There you have it. The core idea that fuels the fight. The idea that pictures have the potential to negatively impact others.

Break it down. Pay attention to what she says.

The idea that the images can impact someone. Not the certainty, not the fact written down, proved by science, no: the idea.

A potential to cause harm. Again, not a certainty, no, it might, if the stars align properly, cause harm. Maybe.

If those images can harm. Not that they necessarily will.

Valerie wants, so many people want, not just feminists, so many want to deprive you of something they feel is repellent. After all, you don't need it, do you, really? It's just your freedom. And they want to do it for what they feel are the noblest of reasons.

But they are the most ethereal of reasons, as well.

Let's be clear: we're not talking about the right to protest something. Valerie doesn't have to worry about going to jail because she spoke out against things she objects to. All she has to deal with are cranky bloggers. You want to talk hypothetical situations, harm and risks? I feel a need to remain anonymous because I am well aware that many people hate what I preach: drawn images should not be censored or banned by governments or moral busybodies. My risk of being pursued by some self-same busybody is far greater, since for some suspicion equals guilt, and association equals complicity. Because someone thinks drawn child porn is the same as real child porn, and because defending drawn child porn in some eyes means that I must like it, then I risk real persecution, should someone decide to make a call and point out where "the guy who likes kiddy porn" is.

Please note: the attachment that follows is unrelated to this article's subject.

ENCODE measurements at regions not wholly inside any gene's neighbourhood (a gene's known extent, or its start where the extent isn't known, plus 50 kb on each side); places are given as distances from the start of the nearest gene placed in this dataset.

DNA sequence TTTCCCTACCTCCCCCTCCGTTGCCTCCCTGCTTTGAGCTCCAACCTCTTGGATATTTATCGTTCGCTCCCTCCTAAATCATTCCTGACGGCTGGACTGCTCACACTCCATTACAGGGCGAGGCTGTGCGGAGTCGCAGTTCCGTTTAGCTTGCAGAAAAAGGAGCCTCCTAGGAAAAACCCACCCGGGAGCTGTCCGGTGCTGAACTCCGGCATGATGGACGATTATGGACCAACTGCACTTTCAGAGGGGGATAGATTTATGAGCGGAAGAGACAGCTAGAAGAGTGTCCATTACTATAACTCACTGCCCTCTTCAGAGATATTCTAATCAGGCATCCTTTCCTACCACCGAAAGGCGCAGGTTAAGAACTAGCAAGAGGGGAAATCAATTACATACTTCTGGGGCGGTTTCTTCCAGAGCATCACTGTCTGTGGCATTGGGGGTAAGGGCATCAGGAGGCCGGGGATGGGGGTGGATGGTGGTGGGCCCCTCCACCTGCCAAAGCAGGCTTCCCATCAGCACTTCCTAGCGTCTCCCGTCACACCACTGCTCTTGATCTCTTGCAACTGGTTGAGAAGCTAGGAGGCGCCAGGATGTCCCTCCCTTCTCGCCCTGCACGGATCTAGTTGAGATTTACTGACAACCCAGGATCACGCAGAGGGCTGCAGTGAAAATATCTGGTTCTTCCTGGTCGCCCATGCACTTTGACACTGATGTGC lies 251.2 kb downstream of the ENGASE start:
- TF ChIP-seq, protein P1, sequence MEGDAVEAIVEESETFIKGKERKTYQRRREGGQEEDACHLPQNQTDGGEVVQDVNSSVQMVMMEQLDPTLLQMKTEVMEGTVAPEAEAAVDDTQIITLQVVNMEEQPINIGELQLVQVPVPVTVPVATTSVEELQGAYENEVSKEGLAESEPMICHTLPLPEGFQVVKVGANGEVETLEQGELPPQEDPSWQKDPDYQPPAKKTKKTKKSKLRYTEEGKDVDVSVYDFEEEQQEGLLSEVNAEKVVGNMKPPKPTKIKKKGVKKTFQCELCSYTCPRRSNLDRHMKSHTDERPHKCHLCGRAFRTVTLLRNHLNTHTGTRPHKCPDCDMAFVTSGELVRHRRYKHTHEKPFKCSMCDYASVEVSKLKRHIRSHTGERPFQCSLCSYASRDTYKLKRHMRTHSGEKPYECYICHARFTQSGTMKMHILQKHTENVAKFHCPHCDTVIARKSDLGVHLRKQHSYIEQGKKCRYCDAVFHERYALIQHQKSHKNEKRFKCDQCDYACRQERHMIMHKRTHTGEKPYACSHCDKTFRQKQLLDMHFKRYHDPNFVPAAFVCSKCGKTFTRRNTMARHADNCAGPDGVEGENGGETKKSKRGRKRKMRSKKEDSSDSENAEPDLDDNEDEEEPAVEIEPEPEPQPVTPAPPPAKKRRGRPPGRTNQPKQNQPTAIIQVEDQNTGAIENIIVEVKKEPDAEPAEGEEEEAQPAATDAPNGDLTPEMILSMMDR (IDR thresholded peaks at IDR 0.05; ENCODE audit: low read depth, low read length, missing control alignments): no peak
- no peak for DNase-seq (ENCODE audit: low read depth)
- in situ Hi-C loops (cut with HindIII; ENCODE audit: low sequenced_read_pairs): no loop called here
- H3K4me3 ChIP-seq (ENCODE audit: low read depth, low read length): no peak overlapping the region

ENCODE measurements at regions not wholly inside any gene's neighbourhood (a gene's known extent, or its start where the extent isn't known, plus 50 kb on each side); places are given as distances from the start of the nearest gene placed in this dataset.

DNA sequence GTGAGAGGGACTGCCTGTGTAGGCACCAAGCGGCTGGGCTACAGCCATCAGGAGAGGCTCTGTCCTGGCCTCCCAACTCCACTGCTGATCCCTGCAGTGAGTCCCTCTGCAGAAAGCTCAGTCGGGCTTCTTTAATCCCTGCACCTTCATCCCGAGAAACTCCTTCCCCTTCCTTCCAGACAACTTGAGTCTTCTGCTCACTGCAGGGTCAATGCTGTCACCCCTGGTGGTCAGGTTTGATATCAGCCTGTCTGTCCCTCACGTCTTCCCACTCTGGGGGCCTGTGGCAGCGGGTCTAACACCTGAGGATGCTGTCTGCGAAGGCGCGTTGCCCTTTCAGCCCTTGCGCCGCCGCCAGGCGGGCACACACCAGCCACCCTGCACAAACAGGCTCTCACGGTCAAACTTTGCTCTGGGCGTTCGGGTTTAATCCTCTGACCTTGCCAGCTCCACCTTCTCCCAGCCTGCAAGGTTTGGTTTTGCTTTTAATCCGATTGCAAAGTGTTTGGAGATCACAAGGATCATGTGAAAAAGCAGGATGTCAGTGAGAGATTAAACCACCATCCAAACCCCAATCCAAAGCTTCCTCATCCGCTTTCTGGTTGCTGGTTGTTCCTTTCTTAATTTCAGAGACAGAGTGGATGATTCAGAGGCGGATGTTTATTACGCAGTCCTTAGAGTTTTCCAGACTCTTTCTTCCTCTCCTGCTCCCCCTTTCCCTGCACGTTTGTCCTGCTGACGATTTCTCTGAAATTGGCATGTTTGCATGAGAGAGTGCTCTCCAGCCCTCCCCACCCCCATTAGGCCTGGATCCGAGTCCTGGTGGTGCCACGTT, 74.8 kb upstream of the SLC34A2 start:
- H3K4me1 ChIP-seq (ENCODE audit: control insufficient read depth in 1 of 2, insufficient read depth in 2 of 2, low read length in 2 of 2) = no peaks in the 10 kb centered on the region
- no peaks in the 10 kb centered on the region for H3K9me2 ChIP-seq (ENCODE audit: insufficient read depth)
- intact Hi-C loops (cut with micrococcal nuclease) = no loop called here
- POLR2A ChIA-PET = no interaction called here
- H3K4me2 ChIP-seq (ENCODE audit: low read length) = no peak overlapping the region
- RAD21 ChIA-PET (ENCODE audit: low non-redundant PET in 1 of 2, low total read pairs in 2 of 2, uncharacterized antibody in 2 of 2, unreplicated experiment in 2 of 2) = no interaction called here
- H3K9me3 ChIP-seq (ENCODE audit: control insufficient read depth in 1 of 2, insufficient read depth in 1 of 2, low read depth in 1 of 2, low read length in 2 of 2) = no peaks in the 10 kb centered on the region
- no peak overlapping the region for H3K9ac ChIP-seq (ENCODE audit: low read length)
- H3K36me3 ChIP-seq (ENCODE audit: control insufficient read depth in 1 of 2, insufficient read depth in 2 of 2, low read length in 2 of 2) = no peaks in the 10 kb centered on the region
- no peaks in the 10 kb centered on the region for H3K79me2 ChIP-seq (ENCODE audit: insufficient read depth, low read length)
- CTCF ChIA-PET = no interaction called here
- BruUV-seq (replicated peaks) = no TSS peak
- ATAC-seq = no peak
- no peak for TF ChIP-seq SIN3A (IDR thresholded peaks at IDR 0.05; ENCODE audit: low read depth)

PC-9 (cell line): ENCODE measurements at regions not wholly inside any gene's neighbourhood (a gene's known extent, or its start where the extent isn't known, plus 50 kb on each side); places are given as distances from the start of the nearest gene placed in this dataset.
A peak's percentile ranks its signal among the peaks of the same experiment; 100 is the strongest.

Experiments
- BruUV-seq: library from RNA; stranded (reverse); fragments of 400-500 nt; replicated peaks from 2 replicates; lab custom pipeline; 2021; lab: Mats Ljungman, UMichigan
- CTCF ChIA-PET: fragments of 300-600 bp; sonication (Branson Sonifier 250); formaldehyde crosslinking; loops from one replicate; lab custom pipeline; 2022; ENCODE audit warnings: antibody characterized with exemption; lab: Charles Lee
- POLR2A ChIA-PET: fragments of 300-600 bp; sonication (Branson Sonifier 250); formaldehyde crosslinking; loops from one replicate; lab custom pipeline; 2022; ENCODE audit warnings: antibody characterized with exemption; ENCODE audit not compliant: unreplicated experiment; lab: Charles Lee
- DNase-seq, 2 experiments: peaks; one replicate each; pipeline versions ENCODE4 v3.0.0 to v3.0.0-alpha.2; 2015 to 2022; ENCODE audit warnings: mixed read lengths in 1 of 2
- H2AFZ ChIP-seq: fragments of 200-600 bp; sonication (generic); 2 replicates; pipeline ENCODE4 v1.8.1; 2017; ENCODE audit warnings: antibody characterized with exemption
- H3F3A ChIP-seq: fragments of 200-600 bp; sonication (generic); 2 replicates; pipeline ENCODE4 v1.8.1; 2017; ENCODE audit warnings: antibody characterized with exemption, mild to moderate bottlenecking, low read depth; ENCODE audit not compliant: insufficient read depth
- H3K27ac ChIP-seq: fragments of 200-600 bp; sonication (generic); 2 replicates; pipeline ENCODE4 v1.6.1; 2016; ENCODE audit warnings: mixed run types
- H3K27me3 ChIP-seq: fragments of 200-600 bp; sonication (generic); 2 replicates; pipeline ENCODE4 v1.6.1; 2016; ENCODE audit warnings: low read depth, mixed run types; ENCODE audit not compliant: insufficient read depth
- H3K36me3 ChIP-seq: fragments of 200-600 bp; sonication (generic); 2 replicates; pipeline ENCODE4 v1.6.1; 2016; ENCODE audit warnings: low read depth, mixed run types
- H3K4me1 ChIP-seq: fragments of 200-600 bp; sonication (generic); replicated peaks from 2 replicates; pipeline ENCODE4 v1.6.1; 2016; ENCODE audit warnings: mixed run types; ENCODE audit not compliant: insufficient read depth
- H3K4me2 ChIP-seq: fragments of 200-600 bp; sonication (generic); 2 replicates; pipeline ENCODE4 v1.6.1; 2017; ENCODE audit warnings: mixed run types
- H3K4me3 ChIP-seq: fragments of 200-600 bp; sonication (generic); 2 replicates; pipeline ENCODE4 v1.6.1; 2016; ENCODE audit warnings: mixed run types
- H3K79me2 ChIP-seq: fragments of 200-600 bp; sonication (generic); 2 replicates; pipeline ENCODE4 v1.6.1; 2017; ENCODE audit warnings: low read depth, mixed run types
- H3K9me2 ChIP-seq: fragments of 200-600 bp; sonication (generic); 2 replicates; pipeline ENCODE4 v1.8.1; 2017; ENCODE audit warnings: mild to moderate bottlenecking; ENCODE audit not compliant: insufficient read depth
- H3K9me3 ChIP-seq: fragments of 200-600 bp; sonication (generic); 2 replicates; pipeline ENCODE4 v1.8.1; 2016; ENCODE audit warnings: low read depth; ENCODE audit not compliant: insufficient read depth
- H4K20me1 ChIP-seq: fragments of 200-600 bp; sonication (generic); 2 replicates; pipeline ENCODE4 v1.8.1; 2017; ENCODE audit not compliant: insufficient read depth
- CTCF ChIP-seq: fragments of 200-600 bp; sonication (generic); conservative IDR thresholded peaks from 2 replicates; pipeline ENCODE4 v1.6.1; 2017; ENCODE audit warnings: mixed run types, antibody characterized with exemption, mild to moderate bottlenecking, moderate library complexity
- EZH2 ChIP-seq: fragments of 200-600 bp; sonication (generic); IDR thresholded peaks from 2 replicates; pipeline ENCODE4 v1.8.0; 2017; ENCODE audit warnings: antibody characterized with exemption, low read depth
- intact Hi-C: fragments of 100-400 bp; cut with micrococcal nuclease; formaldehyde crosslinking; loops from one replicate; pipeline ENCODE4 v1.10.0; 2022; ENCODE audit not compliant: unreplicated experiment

No, I'm being silly? Tell that to Christopher Handly, or the guy who's going to jail for Simpsons porn.

Let's put it another way: Do you seriously think that the reductions in freedoms that resulted from the Patriot Act (or the equivalent in countries besides the USA) have made us safer, or, as propagandasts claim, it has preserved our freedoms?

Do you think, seriously, that jailing a guy who posesses Simpsons porn is going to make even one person safer? By what measure?

That guy is really in jail. And you cannot find one single person who you can point to and say "that person was saved from rape or child molestation because we banned such-and-such a work, or made this-and-this illegal".

Lastly, if we are saying that any drawn image is "okay" because it's only imaginary and not hurting anyone, should there be any complaints about racist imagery? For example, those who are against Memin Pinguin. Or how about Jack Chick? To rail about Jack Chick's portrayal of a number of groups of people -- homosexuals, Catholics, Pagans, etc. -- would be really railing against free expression, right? Even to be critical of the images undermines one's stated belief of "images are harmless." If the images are truly harmless -- why criticize them? Why not just live-and-let-live, like one big happy family of creative ideas in a free society?